[Show abstract] [Hide abstract] ABSTRACT: To investigate antimicrobial susceptibility patterns of various bacterial pathogens isolated from complicated urinary tract infection (UTI) cases, the Japanese Society of Chemotherapy, the Japanese Association of Infectious Disease, and the Japanese Society of Clinical Microbiology conducted the second nationwide surveillance from January to September 2011. With the cooperation of 42 medical institutions throughout Japan, 1036 strains belonging to 8 clinically relevant bacterial species were collected. Among methicillin-resistant Staphylococcus aureus (MRSA) strain, the vancomycin (VCM) MIC for 5.5% (3/55) of the strains was 2 μg/mL. Ampicillin, VCM, and linezolid were relatively active against 209 Enterococcus faecalis strains. The proportion of fluoroquinolone (FQ)-resistant strains was >20%. The MIC90 of FQs against the 382 Escherichia coli strains was 2-64 mg/L and the proportion resistant to FQs was approximately 30%. However, susceptibility of E. coli to sitafloxacin was still high (MIC90 = 2 mg/L). Fifty-eight (15.2%) of 382 E. coli, 6 (4.5%) of 132 Klebsiella pneumoniae, 1 (2.4%) of 41 Klebsiella oxytoca and 4 (6.8%) of 59 Proteus mirabilis strains were suspected of producing extended-spectrum beta-lactamase. Of 93 Pseudomonas aeruginosa strains, the proportions resistant to imipenem, amikacin, and ciprofloxacin were 21.5%, 4.3%, and 20.4%, respectively. Four strains (4.3%) were found to be multidrug-resistant. In complicated UTI cases, all of MRSA and E. faecalis were susceptible to all anti-MRSA agents. Sitafloxacin was active against other FQ-resistant E. coli strains. The isolation of extended-spectrum beta-lactamase-producing and multidrug-resistant strains increased. Copyright © 2015. Published by Elsevier Ltd.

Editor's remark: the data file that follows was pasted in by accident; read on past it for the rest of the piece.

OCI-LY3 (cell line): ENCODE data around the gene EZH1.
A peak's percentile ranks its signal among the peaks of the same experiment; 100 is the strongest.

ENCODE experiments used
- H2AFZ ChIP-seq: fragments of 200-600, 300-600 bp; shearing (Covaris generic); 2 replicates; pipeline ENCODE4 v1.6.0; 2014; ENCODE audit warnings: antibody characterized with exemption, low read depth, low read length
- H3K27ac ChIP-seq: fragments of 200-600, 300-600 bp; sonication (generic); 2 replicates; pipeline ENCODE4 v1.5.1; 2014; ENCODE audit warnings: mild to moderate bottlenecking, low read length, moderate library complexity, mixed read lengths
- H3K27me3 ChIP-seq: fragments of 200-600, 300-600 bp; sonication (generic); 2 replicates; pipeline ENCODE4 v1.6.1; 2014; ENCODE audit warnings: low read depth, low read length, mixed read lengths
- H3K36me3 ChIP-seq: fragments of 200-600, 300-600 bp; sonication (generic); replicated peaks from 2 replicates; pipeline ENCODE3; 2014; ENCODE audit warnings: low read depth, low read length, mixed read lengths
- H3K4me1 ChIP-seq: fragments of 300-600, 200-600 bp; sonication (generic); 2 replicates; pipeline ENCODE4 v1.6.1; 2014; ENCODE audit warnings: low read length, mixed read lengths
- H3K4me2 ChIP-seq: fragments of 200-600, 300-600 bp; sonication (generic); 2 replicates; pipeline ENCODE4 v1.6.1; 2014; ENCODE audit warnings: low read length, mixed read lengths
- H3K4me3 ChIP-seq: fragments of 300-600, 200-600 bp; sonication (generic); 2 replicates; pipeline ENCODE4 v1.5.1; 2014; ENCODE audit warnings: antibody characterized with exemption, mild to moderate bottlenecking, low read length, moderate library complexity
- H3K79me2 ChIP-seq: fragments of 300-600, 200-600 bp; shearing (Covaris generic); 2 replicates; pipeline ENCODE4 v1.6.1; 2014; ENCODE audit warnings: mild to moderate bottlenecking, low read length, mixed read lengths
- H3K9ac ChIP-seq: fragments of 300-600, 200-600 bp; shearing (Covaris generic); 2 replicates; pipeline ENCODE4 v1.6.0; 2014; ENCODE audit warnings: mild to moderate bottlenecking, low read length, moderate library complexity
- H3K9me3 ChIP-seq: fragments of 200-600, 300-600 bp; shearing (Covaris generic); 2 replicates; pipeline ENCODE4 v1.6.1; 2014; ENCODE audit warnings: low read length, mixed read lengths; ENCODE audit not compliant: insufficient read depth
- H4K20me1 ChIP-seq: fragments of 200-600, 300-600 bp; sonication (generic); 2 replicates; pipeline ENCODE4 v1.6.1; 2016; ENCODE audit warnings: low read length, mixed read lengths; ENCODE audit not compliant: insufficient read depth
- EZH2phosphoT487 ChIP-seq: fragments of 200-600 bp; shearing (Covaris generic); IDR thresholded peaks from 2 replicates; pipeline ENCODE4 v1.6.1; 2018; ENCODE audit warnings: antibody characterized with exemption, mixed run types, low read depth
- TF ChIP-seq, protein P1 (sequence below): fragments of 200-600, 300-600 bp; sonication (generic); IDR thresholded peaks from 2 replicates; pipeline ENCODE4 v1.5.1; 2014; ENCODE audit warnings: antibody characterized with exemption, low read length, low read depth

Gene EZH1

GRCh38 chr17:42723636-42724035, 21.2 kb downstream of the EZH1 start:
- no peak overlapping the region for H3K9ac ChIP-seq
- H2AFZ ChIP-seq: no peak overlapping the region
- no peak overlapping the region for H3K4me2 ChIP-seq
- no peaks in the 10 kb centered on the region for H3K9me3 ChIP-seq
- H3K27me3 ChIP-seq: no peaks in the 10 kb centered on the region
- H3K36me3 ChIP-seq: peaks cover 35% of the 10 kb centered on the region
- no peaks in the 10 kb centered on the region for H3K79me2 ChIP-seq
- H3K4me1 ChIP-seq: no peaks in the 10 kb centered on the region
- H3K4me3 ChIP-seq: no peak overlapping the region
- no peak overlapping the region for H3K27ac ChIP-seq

Full-text available · Article · Jun 2015 · Journal of Infection and Chemotherapy
  • Takashi Deguchi · Mitsuru Yasuda · Kengo Horie · [...] · Shinji Hoshina
    [Show abstract] [Hide abstract] ABSTRACT: Mycoplasma genitalium was detected in 21 (14.1%) of 149 vaginal swab samples and in 1 (0.7%) of 149 throat washing samples from female sex workers during 2013-2014 in Japan. Prevalences of M. genitalium with macrolide resistance-associated 23S rRNA mutations and fluoroquinolone resistance-associated parC alterations were 47.1% and 36.8%, respectively.
    Article · Jun 2015 · Emerging Infectious Diseases
  • [Show abstract] [Hide abstract] ABSTRACT: Docetaxel is used as the first-line chemotherapy for castration-resistant prostate cancer (CRPC), but docetaxel resistance occurs in part owing to induction of P-glycoprotein (P-gp) encoded by multidrug resistance protein 1 (MDR1) gene. A recently developed taxane-cabazitaxel-has poor affinity for P-gp and is thereby effective in docetaxel-resistant CRPC. It has been recently demonstrated that exosomes in the body fluids could serve as a diagnostic marker because they contain proteins and RNAs specific to the cells from which they are derived. In this study, we aimed to investigate if P-gp in blood exosomes could be a marker to diagnose docetaxel resistance and select a taxoid for patients with CRPC. Exosomes were isolated by differential centrifugation from docetaxel-resistant prostate cancer (PC-3) cells (PC-3R) and their parental PC-3 cells and from the serum of patients. Silencing of P-gp was performed by small interfering RNA transfection. Protein expression was examined by Western blot analysis. Viability of cells treated with docetaxel or cabazitaxel was determined by water soluble tetrazolium salt (WST) assay. The level of P-gp was higher in exosomes as well as cell lysates from PC-3R cells than in those from PC-3 cells. Cabazitaxel effectively killed PC-3R cells, and MDR1 knockdown improved the sensitivity of PC-3R cells to docetaxel but not to cabazitaxel. The P-gp level in blood exosomes was relatively higher in clinically docetaxel-resistant patients than in therapy-naïve patients. Our results suggest that detection of P-gp in blood exosomes, which is involved in resistance to docetaxel but not to cabazitaxel, could be useful to diagnose docetaxel resistance and select an appropriate taxoid for patients with CRPC-docetaxel or cabazitaxel. Copyright © 2015 Elsevier Inc. All rights reserved.
    Article · May 2015 · Urologic Oncology